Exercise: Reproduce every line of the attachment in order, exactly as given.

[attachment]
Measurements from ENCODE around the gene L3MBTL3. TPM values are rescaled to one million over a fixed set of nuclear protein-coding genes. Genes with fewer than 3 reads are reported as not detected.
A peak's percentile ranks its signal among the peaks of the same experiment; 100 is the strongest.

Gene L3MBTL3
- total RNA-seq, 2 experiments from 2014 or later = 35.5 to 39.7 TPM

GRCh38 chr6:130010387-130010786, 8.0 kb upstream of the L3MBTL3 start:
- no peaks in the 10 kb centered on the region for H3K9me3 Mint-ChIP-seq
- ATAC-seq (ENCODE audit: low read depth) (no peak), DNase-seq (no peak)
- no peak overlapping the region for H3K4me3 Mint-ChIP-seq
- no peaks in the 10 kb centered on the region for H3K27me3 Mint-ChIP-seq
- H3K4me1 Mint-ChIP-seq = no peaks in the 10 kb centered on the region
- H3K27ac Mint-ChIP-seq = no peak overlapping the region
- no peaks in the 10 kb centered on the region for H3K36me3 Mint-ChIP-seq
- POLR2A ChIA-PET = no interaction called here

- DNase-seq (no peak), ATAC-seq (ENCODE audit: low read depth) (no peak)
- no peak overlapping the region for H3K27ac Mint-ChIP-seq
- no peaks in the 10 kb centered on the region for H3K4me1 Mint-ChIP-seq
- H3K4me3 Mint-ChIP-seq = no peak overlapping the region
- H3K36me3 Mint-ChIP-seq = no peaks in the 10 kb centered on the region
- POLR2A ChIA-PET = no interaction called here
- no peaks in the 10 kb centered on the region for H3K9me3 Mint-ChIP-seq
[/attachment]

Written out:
Measurements from ENCODE around the gene L3MBTL3. TPM values are rescaled to one million over a fixed set of nuclear protein-coding genes. Genes with fewer than 3 reads are reported as not detected.
A peak's percentile ranks its signal among the peaks of the same experiment; 100 is the strongest.

Gene L3MBTL3
- total RNA-seq, 2 experiments from 2014 or later = 35.5 to 39.7 TPM

GRCh38 chr6:130010387-130010786, 8.0 kb upstream of the L3MBTL3 start:
- no peaks in the 10 kb centered on the region for H3K9me3 Mint-ChIP-seq
- ATAC-seq (ENCODE audit: low read depth) (no peak), DNase-seq (no peak)
- no peak overlapping the region for H3K4me3 Mint-ChIP-seq
- no peaks in the 10 kb centered on the region for H3K27me3 Mint-ChIP-seq
- H3K4me1 Mint-ChIP-seq = no peaks in the 10 kb centered on the region
- H3K27ac Mint-ChIP-seq = no peak overlapping the region
- no peaks in the 10 kb centered on the region for H3K36me3 Mint-ChIP-seq
- POLR2A ChIA-PET = no interaction called here

- DNase-seq (no peak), ATAC-seq (ENCODE audit: low read depth) (no peak)
- no peak overlapping the region for H3K27ac Mint-ChIP-seq
- no peaks in the 10 kb centered on the region for H3K4me1 Mint-ChIP-seq
- H3K4me3 Mint-ChIP-seq = no peak overlapping the region
- H3K36me3 Mint-ChIP-seq = no peaks in the 10 kb centered on the region
- POLR2A ChIA-PET = no interaction called here
- no peaks in the 10 kb centered on the region for H3K9me3 Mint-ChIP-seq